"Thou are of purer eyes than to behold evil, and canst not look on iniquity." 

That is the nature of God, holy to the point where He can't look upon anything unholy. He had to separate all sin from his presence. It's hard to imagine anyone that holy, but the Lord is often beyond man's imagination.

Monday, January 13, 2014

Not Yours To Give: Unconstitutionality and Injustice of Redistribution

Think back to 2005. It was a year in which catastrophe hit one of America's cities. We all remember it. Hurricane Katrina devastated New Orleans. In the weeks and months to come, President Bush was consistently blamed for his failure to act to help out the city of New Orleans.

It has become clear in recent years that when trouble occurs somewhere in the country (i.e. Katrina hits New Orleans, Detroit's economy sinks, etc.), America expects that its federal government should swoop in to save those in distress. But is this really the purpose of the federal government? 

Samuel Adams wrote, 
"The Utopian schemes of leveling, and a community of goods, are as visionary and impractical, as those which vest all property in the Crown, are arbitrary, despotic, and in our government unconstitutional."

What Samuel Adams was saying here is that trying to equalize wealth among all levels of society is not a proper function of government. It is not too much of a stretch to conclude that helping out certain cities at the expense of others is based on the same concept.

This may seem like a ridiculous notion, but when we examine some certain principles of government and taxation, it comes together as an obvious function of limited and beneficial governance.

The money that the government uses to perform any of its services will ultimately come through us. Obviously, inflation and debt are other sources of "revenue" for the federal government, but they too will ultimately influence the wallets of taxpayers.

Why is this important? In "Not Yours to Give," Davy Crockett explains how he came to a particular vote he made while serving in the US House of Representatives. When asked about this vote, he tells a story of a different bill he had previously voted for and how a simple farmer named Horatio Bunce showed his folly in that area.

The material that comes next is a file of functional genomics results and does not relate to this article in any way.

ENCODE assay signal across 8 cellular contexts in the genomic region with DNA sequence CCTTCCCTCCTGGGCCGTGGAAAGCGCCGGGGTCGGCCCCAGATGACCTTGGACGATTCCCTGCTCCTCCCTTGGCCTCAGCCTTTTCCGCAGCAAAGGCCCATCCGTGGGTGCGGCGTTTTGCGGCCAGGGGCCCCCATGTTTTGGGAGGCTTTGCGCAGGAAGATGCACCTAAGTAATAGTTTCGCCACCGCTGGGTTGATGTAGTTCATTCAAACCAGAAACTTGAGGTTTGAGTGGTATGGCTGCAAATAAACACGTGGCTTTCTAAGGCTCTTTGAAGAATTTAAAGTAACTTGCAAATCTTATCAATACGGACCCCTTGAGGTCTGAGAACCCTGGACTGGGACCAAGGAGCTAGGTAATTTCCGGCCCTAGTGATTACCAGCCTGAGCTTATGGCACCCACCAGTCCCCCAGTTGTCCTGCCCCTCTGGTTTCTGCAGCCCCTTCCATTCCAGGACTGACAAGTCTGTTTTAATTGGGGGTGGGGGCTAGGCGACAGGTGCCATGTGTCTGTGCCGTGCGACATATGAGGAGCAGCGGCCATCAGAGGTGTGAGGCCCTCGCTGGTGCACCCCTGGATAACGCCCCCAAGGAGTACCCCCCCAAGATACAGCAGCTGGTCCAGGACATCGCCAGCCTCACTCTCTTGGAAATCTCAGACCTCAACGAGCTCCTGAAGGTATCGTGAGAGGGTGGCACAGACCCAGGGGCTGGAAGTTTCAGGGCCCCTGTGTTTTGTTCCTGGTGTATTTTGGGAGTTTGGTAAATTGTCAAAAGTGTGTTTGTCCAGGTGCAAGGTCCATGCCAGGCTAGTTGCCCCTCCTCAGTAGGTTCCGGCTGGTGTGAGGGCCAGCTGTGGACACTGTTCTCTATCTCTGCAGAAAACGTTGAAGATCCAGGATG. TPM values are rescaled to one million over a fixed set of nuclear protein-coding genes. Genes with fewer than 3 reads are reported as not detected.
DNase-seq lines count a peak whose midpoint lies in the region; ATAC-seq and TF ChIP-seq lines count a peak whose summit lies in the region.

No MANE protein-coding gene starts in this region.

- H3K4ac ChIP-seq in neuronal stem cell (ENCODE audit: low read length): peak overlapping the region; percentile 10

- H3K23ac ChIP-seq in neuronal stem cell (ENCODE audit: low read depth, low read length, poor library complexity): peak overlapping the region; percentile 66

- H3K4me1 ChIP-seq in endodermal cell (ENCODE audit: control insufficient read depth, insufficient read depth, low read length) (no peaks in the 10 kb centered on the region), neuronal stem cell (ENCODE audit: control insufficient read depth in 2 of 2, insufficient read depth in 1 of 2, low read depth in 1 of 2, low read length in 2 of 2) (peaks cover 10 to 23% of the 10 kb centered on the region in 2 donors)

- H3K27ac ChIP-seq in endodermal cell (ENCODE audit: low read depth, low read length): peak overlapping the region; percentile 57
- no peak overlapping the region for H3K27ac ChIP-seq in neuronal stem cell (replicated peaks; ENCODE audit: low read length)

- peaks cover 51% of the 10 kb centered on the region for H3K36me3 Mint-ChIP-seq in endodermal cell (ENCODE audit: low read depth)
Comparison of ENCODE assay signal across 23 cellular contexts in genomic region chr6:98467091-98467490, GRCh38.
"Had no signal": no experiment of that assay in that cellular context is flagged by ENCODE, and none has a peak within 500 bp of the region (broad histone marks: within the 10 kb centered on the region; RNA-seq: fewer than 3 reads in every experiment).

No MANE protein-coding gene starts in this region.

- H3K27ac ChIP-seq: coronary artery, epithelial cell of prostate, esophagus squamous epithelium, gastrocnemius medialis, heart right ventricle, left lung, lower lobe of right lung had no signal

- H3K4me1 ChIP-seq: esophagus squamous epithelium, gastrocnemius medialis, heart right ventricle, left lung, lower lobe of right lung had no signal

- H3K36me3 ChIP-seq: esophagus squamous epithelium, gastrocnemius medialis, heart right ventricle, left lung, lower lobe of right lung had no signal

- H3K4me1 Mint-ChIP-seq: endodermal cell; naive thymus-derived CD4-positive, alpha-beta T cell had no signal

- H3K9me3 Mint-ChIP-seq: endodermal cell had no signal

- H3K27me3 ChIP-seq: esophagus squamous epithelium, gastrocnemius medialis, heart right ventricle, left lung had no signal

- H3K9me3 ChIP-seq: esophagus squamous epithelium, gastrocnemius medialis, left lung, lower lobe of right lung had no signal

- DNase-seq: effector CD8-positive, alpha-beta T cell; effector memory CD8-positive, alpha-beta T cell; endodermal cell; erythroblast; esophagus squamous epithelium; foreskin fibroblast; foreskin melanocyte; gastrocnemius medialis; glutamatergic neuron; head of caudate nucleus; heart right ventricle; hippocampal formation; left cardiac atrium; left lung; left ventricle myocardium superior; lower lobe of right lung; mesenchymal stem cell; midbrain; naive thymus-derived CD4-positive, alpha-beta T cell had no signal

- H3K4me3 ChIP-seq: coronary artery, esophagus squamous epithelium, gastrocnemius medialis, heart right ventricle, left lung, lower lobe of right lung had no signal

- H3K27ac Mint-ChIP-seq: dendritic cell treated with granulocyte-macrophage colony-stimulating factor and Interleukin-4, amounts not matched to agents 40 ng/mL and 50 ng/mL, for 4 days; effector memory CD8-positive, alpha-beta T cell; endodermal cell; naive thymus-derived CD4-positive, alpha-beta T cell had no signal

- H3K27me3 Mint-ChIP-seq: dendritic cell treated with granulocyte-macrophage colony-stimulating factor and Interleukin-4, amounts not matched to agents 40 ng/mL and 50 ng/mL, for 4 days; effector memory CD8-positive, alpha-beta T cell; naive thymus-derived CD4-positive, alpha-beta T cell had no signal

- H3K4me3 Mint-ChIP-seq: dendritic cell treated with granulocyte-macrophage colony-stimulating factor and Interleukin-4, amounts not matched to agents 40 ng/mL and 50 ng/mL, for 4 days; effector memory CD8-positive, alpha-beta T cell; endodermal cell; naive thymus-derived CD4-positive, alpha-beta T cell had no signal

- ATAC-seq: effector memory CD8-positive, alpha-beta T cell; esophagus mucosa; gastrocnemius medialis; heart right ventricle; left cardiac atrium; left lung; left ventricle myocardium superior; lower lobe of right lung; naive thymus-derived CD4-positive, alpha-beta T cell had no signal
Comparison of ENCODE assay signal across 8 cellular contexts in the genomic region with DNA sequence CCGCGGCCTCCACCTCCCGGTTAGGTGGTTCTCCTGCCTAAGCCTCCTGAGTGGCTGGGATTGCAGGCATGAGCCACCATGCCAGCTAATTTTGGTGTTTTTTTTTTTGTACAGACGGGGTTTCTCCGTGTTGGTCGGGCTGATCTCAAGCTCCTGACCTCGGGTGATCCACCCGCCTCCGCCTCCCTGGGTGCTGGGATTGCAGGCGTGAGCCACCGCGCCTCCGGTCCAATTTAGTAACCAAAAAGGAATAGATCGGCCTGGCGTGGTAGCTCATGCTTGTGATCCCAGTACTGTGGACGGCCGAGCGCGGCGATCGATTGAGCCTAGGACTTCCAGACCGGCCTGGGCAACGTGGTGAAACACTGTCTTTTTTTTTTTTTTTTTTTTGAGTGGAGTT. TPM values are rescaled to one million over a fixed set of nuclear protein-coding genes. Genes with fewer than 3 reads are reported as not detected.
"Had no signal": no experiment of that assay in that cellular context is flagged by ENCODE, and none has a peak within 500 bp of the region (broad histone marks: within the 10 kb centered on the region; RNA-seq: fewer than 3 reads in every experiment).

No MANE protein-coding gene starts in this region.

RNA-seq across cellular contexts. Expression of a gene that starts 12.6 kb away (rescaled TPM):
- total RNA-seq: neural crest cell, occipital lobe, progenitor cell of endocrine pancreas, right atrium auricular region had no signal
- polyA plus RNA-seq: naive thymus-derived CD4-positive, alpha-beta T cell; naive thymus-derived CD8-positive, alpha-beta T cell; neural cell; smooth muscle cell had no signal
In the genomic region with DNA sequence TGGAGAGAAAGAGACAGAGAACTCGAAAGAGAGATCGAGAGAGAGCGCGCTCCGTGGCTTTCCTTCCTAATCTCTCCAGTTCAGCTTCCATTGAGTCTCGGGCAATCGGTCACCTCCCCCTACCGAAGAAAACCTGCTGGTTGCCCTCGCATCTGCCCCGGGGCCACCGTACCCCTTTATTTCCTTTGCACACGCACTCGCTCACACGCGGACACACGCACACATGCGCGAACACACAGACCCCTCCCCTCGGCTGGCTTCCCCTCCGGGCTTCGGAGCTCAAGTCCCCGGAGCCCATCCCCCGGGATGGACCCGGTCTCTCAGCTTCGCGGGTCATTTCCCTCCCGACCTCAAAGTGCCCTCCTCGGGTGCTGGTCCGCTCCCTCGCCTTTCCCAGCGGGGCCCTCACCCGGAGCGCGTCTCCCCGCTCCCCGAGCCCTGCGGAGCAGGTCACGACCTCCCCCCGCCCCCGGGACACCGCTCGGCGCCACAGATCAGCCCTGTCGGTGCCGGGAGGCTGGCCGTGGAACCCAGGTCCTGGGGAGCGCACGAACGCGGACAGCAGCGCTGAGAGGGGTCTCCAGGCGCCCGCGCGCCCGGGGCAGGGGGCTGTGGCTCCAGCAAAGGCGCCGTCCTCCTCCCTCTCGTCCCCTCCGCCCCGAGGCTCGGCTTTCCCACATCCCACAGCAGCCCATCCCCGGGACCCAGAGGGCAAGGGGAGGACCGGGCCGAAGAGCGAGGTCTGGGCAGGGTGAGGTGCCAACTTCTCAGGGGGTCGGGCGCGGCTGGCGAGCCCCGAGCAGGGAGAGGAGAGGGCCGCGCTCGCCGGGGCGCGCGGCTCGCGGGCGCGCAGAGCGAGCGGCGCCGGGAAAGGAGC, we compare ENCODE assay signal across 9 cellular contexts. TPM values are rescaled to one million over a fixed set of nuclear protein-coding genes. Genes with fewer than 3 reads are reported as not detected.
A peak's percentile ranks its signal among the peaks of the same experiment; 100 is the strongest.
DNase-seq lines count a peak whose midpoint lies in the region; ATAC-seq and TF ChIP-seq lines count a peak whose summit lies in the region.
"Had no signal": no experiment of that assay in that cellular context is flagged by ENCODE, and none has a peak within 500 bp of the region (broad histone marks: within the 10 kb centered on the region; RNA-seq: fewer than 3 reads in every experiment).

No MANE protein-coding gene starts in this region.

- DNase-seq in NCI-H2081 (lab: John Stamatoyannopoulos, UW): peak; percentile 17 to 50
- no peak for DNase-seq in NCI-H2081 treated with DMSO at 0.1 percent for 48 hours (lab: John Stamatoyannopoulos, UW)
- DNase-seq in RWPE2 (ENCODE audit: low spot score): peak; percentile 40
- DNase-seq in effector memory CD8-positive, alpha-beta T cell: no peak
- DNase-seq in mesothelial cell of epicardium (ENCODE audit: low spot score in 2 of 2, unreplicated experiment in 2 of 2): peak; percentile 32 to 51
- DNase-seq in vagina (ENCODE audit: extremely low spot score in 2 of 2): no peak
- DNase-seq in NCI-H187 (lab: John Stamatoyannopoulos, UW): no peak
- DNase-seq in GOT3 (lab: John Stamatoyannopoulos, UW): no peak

The bill Colonel Crockett supported provided $20,000 of aid to those recovering from a fire in Georgetown. It was considered a success for the federal government to have helped the residents of Georgetown. But when Crockett went out electioneering for votes the next summer, he found himself in a conversation with a simple farmer named Horatio Bunce. Believing that Davy Crockett had unconstitutionally voted for this bill, Mr. Bunce refused to vote for him.

Crockett gives us our usual excuses and reasoning for voting for the bill: people were suffering, America has extra revenue, and $20,000 is such a small amount of money, considering the circumstances.

Bunce responds in brilliant form,
"The power of collecting and disbursing money at pleasure is the most dangerous power that can be intrusted [sic] to man, particularly under our system of collecting revenue by a tariff, which reaches every man in the country, no matter how poor he may be... So you see, that while you are contributing to relieve one, you are drawing it from thousands who are even worse off than he. If you had the right to give anything, the amount was simply a matter of discretion with you, and you had as much right to give $20,000,000 as $20,000. If you have the right to give to one, you have the right to give to all; and, as the Constitution neither defines charity nor stipulates the amount, you are at liberty to give to any and everything which you may believe, or profess to believe, is a charity, and to any amount you may think proper. You will very easily perceive what a wide door this would open for fraud and corruption and favoritism, on the one hand, and for robbing the people on the other. No, Colonel, Congress has no right to give charity. Individual members may give as much of their own money as they please, but they have no right to touch a dollar of the public money for that purpose. If twice as many houses had been burned in this county as in Georgetown , neither you nor any other member of Congress would have thought of appropriating a dollar for our relief. There are about two hundred and forty members of Congress. If they had shown their sympathy for the sufferers by contributing each one week’s pay, it would have made over $13,000. There are plenty of wealthy men in and around Washington who could have given $20,000 without depriving themselves of even a luxury of life. The congressmen chose to keep their own money, which, if reports be true, some of them spend not very creditably; and the people about Washington , no doubt, applauded you for relieving them from the necessity of giving by giving what was not yours to give. The people have delegated to Congress, by the Constitution, the power to do certain things. To do these, it is authorized to collect and pay moneys, and for nothing else. Everything beyond this is usurpation, and a violation of the Constitution."

We fund it for a specific purpose, and anything beyond that purpose is a misuse of the funds we provide for the government. When we hire a business to put in a home security system, we would be much annoyed to say the least if we heard the company had decided instead to use our money to redecorate our house, as they considered that a more wise use of our money. That is ultimately what the federal government is doing when it uses our money for catastrophe recovery.